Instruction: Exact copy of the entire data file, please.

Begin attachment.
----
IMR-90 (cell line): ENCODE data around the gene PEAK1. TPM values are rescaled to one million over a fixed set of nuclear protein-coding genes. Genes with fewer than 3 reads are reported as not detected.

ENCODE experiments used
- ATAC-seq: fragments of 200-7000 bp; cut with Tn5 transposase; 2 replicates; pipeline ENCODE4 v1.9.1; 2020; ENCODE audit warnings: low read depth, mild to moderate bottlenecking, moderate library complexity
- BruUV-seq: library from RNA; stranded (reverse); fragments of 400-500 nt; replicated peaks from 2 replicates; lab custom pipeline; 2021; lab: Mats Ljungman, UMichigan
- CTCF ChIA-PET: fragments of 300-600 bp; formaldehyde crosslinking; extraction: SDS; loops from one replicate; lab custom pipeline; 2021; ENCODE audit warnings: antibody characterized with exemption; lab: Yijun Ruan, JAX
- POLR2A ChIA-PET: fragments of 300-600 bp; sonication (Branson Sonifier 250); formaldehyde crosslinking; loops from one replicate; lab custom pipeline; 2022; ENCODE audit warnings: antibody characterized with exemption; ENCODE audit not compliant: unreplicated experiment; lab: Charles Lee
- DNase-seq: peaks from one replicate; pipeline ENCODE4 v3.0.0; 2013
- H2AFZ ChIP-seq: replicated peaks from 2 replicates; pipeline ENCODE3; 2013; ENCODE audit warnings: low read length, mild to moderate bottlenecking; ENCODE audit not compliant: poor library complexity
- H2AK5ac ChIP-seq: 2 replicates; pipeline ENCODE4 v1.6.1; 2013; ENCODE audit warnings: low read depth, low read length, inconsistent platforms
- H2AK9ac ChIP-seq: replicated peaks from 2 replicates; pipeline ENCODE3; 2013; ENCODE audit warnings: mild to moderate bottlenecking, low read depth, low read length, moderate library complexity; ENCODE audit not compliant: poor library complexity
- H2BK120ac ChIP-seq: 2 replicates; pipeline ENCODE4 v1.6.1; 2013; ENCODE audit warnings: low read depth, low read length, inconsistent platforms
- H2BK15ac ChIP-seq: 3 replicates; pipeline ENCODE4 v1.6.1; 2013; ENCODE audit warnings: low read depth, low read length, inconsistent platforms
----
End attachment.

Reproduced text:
IMR-90 (cell line): ENCODE data around the gene PEAK1. TPM values are rescaled to one million over a fixed set of nuclear protein-coding genes. Genes with fewer than 3 reads are reported as not detected.

ENCODE experiments used
- ATAC-seq: fragments of 200-7000 bp; cut with Tn5 transposase; 2 replicates; pipeline ENCODE4 v1.9.1; 2020; ENCODE audit warnings: low read depth, mild to moderate bottlenecking, moderate library complexity
- BruUV-seq: library from RNA; stranded (reverse); fragments of 400-500 nt; replicated peaks from 2 replicates; lab custom pipeline; 2021; lab: Mats Ljungman, UMichigan
- CTCF ChIA-PET: fragments of 300-600 bp; formaldehyde crosslinking; extraction: SDS; loops from one replicate; lab custom pipeline; 2021; ENCODE audit warnings: antibody characterized with exemption; lab: Yijun Ruan, JAX
- POLR2A ChIA-PET: fragments of 300-600 bp; sonication (Branson Sonifier 250); formaldehyde crosslinking; loops from one replicate; lab custom pipeline; 2022; ENCODE audit warnings: antibody characterized with exemption; ENCODE audit not compliant: unreplicated experiment; lab: Charles Lee
- DNase-seq: peaks from one replicate; pipeline ENCODE4 v3.0.0; 2013
- H2AFZ ChIP-seq: replicated peaks from 2 replicates; pipeline ENCODE3; 2013; ENCODE audit warnings: low read length, mild to moderate bottlenecking; ENCODE audit not compliant: poor library complexity
- H2AK5ac ChIP-seq: 2 replicates; pipeline ENCODE4 v1.6.1; 2013; ENCODE audit warnings: low read depth, low read length, inconsistent platforms
- H2AK9ac ChIP-seq: replicated peaks from 2 replicates; pipeline ENCODE3; 2013; ENCODE audit warnings: mild to moderate bottlenecking, low read depth, low read length, moderate library complexity; ENCODE audit not compliant: poor library complexity
- H2BK120ac ChIP-seq: 2 replicates; pipeline ENCODE4 v1.6.1; 2013; ENCODE audit warnings: low read depth, low read length, inconsistent platforms
- H2BK15ac ChIP-seq: 3 replicates; pipeline ENCODE4 v1.6.1; 2013; ENCODE audit warnings: low read depth, low read length, inconsistent platforms